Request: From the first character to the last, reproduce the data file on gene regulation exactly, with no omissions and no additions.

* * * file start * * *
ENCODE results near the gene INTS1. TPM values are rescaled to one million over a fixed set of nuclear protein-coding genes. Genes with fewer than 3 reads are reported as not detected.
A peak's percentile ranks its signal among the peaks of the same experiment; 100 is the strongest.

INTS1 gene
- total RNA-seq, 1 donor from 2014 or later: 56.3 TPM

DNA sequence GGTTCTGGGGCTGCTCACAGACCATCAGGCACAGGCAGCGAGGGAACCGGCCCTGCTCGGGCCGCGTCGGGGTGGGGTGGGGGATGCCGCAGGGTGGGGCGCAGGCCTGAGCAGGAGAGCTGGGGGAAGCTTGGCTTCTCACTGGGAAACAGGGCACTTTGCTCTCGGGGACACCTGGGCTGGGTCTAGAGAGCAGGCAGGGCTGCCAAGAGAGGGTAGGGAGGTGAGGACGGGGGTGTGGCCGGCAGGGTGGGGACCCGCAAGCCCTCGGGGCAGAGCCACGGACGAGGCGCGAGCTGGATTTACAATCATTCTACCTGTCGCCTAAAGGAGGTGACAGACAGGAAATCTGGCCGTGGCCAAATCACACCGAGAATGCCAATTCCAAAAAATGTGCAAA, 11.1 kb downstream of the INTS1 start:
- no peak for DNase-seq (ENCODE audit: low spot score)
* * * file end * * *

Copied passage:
ENCODE results near the gene INTS1. TPM values are rescaled to one million over a fixed set of nuclear protein-coding genes. Genes with fewer than 3 reads are reported as not detected.
A peak's percentile ranks its signal among the peaks of the same experiment; 100 is the strongest.

INTS1 gene
- total RNA-seq, 1 donor from 2014 or later: 56.3 TPM

DNA sequence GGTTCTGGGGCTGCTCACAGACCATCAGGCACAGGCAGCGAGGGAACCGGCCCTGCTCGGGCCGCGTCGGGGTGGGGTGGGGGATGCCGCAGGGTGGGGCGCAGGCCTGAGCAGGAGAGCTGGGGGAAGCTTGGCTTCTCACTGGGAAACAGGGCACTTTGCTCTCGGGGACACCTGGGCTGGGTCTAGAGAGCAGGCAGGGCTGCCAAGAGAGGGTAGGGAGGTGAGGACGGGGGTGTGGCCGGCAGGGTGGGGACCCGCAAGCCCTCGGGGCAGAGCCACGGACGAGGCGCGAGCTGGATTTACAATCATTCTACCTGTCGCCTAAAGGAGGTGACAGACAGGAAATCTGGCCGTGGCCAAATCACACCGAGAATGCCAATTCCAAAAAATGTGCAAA, 11.1 kb downstream of the INTS1 start:
- no peak for DNase-seq (ENCODE audit: low spot score)